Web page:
Gregory Holloway is the chief engineer for the BigBox 3D printer and the inventor of the MicroSlice Mini Laser Engraver and Cutter, and this Oxford, UK, resident is always looking for new ideas for projects to build or ways to improve existing products.
Now Holloway has built a 3D Printed Raspberry Pi Camera based on a camera he designed last year called the SnapPiCam. This latest camera was designed, he says, in response to the newly released Adafruit PiTFT.
Now that he’s made entry into 3D printing, he says the time was right to “revisit the SnapPiCam and reinvent it as a 3D printable camera using newer and better parts.”
He calls his new camera the Picture, and it’s also been entered into Instructables’ Raspberry Pi Contest (in which his SnapPiCam took home first prize last year).
To build your own Picture, you’ll need a Raspberry Pi Model A+, the Adafruit PiTFT 2.8″ TFT 320×240 + Capacitive Touchscreen, an Adafruit PowerBoost 1000 Charger and the Adafruit Lithium Ion Polymer Battery – 3.7v 2500mAh, a Raspberry Pi Camera & FFC or an Omnivision OV5647 based compatible camera board, the Adafruit Miniature WiFi (802.11b/g/n) Module, an 8gb or more MicroSD Card, a Miniture 19mm Slide Switch and an optional 1/4-20 UNC Brass Insert for a tripod mount and perhaps an optional set of Adafruit Tactile Switch Buttons.
Using his BigBox 3D Printer, of course, Holloway used 123D Design to build the necessary design files, and he also offers a critical tip if you plan to build your own.
“I learnt a long time ago now that it is best to check the electronics before starting on any design work,” Holloway says. “It can be very disheartening if you go through all the motions of design and assembly to find that when it comes time to turn things on nothing works.”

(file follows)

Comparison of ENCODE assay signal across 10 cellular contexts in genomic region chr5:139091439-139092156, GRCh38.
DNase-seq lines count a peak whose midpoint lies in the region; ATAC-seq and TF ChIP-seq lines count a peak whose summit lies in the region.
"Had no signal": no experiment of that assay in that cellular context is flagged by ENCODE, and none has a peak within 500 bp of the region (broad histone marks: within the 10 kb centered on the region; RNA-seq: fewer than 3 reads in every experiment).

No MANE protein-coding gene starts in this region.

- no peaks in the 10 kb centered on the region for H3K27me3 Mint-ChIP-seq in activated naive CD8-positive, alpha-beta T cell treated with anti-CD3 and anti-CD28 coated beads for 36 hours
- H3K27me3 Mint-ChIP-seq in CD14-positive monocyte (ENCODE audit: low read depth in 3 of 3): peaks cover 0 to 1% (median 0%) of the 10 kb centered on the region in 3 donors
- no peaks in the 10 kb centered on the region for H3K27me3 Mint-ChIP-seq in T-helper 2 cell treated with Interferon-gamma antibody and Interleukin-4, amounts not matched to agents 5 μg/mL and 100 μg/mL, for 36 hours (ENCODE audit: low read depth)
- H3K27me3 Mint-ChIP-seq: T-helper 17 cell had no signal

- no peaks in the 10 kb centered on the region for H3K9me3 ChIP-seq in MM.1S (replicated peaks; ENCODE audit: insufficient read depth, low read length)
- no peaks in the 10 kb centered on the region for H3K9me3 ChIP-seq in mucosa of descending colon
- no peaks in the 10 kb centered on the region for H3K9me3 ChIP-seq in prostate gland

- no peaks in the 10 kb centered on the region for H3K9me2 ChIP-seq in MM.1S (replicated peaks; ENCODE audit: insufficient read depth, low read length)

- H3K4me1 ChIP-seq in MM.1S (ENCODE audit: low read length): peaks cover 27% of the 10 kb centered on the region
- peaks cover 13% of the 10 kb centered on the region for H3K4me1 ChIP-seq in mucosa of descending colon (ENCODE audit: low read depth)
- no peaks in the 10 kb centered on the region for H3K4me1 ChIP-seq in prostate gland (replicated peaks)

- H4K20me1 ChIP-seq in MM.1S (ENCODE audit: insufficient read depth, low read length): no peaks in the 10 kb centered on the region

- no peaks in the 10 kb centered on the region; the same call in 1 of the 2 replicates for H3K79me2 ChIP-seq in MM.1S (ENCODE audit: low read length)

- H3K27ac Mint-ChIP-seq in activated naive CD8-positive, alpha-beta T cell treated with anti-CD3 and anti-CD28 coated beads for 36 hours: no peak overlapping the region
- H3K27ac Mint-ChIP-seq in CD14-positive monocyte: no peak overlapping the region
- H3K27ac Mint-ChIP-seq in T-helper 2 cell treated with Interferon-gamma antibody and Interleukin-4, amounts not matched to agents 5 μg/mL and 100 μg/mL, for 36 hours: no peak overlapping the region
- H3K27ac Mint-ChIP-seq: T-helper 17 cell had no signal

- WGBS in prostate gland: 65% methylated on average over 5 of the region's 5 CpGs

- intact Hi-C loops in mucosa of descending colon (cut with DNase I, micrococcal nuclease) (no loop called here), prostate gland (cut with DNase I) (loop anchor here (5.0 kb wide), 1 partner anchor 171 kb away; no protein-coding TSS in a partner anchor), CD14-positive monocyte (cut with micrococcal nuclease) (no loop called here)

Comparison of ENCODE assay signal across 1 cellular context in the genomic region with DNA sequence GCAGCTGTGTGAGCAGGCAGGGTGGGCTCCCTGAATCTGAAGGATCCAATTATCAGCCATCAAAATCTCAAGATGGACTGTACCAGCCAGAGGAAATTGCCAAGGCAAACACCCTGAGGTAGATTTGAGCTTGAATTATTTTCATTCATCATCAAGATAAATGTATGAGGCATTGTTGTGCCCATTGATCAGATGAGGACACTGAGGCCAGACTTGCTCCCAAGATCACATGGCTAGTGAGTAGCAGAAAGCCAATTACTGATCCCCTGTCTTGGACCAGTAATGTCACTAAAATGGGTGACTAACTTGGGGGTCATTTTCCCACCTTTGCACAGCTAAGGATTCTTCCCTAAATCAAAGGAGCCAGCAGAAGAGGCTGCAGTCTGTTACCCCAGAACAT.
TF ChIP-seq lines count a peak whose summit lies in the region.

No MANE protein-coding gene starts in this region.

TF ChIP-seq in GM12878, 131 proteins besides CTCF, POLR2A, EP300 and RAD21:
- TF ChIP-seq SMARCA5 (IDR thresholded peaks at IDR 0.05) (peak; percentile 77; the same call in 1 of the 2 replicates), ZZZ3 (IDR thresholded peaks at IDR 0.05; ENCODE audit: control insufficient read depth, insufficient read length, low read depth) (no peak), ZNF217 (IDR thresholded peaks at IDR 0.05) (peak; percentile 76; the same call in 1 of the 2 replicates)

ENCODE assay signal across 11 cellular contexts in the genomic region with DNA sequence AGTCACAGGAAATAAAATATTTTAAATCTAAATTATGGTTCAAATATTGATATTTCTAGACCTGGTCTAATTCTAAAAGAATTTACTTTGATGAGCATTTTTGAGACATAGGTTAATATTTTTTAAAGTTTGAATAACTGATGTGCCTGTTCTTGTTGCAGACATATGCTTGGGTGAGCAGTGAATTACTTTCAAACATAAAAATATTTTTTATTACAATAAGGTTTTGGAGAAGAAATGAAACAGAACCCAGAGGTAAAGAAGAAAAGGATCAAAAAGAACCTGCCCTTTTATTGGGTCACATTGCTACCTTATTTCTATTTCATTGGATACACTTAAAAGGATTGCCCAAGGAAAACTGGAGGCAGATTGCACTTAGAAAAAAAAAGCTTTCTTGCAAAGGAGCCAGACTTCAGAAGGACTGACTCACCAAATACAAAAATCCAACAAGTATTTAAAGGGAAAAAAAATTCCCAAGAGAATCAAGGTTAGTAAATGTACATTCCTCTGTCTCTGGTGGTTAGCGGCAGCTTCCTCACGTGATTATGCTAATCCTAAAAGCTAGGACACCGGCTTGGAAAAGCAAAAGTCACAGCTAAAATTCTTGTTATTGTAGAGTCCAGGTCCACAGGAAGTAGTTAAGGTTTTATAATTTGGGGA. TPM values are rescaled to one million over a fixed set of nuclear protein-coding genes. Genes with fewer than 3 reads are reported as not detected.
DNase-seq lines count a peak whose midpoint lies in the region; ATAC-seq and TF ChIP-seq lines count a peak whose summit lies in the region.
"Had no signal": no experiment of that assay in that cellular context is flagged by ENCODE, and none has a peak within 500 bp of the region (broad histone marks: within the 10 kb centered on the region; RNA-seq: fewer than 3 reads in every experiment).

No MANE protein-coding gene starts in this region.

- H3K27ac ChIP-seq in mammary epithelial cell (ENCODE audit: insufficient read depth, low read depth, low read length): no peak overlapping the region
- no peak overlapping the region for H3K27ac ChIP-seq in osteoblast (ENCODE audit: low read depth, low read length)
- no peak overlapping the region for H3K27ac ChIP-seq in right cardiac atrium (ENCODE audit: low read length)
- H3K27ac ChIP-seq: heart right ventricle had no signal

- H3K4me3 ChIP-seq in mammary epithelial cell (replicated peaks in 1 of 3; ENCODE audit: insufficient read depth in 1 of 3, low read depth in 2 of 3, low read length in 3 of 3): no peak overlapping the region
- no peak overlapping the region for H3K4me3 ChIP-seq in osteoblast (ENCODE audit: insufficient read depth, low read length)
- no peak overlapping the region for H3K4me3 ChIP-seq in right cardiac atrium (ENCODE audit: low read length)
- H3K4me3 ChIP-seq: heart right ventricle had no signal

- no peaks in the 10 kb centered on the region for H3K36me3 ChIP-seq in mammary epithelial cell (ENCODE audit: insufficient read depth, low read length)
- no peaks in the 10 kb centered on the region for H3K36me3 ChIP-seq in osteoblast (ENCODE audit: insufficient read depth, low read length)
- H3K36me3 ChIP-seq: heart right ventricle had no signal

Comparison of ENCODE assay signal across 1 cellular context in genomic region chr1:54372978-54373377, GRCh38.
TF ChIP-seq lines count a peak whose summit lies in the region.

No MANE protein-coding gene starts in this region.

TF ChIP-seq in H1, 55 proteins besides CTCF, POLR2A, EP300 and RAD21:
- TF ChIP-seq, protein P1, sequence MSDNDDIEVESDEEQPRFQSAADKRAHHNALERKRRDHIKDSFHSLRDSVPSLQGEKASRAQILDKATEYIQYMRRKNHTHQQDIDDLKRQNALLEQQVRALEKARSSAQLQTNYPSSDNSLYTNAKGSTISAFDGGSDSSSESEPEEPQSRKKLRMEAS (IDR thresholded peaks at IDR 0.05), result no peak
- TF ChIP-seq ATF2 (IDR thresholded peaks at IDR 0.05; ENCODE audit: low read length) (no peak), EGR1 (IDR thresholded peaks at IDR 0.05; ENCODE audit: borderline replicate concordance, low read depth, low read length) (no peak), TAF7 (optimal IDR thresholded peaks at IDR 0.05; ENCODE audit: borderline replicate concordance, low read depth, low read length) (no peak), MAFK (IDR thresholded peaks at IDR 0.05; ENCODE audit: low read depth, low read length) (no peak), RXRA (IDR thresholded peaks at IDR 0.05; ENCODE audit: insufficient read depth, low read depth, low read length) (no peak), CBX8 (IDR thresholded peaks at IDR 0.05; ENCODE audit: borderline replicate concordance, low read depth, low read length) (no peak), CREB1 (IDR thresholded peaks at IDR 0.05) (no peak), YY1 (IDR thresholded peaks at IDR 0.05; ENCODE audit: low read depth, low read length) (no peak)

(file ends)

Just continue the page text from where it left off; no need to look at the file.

Following a rough mock up to determine the ultimate location of all the components, he gave each component a consistently used color and then added four pillars to represent the spots where each case screw would be located.
He used a 1/4-20 UNC Brass Insert as the standard, threaded mount piece for tripod mounting.
With trick he pulled from the design of the BigBox 3D printer’s electronics mounting, Holloway used PCB stand-offs to raise the Rumba board off the printer’s base plate to avoid the problem of having “nasty nuts or bare threads poking out.”
Once the 123D Design .STL files were exported, he used Simplify3D to handle the slicing tasks and generated the G-Code for printing in Natural PLA for the first test print. The front cover was printed in transparent red M-ABS, and the lens cover is in black PLA.
Holloway says it took around 10 hours to print all necessary parts for the Picture.
You can check out the exceptionally detailed and helpful documentation Holloway wrote for the 3D Printed Picture here in the Instructable he put together.
Will you build your own version of the 3D Printed Raspberry Pi Camera by designer Gregory Holloway? Let us know in the Picture 3D Printed Raspberry Pi Camera forum thread on 3DPB.com.